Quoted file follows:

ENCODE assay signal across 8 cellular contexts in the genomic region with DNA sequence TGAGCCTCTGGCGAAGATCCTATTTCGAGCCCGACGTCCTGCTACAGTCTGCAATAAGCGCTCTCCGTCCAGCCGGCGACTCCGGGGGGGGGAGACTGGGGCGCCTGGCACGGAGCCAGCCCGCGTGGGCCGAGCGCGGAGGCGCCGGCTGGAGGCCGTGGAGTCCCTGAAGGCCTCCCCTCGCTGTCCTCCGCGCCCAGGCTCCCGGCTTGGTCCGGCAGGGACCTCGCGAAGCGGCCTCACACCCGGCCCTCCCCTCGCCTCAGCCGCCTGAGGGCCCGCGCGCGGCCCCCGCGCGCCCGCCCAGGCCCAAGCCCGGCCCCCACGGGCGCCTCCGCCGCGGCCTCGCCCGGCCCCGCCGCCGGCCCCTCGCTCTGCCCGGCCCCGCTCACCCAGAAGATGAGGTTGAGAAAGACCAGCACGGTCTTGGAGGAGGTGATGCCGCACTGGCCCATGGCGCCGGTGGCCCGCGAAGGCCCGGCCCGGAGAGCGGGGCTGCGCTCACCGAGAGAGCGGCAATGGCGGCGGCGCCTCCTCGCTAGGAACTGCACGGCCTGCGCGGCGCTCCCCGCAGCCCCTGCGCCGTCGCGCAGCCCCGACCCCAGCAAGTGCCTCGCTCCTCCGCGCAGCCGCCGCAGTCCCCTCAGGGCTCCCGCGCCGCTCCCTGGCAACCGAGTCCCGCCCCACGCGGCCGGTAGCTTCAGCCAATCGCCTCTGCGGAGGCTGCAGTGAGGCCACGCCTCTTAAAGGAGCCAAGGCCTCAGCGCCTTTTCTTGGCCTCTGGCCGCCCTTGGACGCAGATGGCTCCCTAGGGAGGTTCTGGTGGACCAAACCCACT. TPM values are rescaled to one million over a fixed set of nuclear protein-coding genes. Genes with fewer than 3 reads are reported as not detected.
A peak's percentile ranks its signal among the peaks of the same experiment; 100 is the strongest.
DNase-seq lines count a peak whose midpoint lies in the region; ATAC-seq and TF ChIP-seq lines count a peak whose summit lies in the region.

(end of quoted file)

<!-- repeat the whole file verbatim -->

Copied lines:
ENCODE assay signal across 8 cellular contexts in the genomic region with DNA sequence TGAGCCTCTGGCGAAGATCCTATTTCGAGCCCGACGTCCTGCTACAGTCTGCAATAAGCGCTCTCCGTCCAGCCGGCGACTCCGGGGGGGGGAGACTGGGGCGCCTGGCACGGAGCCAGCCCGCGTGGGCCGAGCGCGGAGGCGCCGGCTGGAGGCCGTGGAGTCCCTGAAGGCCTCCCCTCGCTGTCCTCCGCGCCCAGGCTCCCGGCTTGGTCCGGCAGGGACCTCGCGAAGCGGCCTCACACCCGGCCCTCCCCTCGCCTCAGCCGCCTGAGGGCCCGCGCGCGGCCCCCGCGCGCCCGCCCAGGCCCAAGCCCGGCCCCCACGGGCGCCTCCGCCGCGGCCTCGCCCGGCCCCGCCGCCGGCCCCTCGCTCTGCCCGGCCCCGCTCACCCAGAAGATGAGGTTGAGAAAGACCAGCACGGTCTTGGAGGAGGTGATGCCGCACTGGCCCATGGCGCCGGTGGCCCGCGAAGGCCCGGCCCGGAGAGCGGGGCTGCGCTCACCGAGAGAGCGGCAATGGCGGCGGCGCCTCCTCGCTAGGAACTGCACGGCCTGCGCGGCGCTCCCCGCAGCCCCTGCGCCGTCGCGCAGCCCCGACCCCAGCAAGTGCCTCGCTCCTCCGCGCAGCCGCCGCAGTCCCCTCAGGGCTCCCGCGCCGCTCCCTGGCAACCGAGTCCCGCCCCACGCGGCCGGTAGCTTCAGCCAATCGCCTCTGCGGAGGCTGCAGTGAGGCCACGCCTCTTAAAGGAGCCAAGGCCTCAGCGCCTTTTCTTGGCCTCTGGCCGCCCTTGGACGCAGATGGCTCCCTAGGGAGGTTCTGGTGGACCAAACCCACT. TPM values are rescaled to one million over a fixed set of nuclear protein-coding genes. Genes with fewer than 3 reads are reported as not detected.
A peak's percentile ranks its signal among the peaks of the same experiment; 100 is the strongest.
DNase-seq lines count a peak whose midpoint lies in the region; ATAC-seq and TF ChIP-seq lines count a peak whose summit lies in the region.